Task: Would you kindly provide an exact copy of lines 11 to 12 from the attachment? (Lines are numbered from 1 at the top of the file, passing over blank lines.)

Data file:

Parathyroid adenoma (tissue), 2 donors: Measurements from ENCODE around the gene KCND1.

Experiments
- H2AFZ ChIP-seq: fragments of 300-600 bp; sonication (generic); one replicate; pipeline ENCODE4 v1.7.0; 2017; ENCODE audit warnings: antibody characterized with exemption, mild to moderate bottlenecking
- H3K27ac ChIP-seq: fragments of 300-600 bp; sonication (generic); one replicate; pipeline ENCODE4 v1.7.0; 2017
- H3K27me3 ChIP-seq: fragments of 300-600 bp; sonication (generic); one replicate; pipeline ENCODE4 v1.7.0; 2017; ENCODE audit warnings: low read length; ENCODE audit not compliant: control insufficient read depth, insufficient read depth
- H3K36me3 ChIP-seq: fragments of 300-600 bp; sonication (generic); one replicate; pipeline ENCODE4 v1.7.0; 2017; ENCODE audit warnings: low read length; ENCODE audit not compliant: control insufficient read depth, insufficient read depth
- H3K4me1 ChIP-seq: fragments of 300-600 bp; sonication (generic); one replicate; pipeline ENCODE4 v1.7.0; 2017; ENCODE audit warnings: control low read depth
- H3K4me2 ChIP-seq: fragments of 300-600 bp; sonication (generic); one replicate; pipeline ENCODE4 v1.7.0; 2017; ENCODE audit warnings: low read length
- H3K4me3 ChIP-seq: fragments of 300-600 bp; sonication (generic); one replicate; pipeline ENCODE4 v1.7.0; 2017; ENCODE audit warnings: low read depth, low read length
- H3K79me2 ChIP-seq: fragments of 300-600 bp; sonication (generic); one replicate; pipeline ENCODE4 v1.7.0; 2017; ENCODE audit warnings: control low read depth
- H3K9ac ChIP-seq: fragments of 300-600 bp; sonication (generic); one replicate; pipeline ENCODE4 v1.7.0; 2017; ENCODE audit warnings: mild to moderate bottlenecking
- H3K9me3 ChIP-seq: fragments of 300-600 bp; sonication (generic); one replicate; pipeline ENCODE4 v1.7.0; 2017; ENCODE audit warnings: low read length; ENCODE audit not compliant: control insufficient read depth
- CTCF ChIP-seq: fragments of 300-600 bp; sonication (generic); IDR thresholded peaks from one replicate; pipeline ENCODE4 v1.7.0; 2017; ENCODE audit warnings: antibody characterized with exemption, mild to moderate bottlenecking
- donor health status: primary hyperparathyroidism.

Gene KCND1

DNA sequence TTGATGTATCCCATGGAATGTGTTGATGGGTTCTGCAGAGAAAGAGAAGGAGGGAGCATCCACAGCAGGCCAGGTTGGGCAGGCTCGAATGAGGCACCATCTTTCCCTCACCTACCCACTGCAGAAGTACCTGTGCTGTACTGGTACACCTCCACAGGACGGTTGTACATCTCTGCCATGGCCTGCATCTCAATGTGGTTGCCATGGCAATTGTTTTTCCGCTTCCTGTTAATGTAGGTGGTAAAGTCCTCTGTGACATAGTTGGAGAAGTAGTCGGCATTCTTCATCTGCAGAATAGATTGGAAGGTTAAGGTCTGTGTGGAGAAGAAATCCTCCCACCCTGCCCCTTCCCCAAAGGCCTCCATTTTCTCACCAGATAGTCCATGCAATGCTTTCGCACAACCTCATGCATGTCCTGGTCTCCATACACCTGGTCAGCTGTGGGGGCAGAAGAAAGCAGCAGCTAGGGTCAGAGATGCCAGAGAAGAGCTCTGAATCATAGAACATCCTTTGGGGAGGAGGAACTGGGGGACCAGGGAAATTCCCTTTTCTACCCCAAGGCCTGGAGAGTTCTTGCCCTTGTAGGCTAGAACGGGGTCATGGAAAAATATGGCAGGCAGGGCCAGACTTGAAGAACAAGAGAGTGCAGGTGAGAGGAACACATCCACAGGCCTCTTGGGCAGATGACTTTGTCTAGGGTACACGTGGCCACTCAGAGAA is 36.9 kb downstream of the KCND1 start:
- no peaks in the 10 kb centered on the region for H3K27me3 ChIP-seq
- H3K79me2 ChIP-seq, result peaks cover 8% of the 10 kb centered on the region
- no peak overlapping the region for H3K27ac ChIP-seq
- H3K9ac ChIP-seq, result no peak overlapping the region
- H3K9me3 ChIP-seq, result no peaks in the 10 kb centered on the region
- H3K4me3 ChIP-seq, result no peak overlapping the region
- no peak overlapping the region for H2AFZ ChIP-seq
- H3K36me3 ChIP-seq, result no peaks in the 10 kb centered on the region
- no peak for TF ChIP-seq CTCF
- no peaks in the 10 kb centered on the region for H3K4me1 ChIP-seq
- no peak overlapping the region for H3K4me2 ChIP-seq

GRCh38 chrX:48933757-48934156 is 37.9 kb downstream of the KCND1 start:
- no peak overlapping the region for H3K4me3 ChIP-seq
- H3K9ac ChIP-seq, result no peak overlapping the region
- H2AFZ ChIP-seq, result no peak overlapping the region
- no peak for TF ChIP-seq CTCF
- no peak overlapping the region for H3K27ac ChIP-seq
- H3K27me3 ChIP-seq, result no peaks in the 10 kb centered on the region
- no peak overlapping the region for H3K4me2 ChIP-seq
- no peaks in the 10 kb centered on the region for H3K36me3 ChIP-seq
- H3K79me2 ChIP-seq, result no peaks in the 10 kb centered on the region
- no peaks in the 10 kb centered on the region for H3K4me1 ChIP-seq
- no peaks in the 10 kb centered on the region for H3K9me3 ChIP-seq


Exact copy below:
- H3K9ac ChIP-seq: fragments of 300-600 bp; sonication (generic); one replicate; pipeline ENCODE4 v1.7.0; 2017; ENCODE audit warnings: mild to moderate bottlenecking
- H3K9me3 ChIP-seq: fragments of 300-600 bp; sonication (generic); one replicate; pipeline ENCODE4 v1.7.0; 2017; ENCODE audit warnings: low read length; ENCODE audit not compliant: control insufficient read depth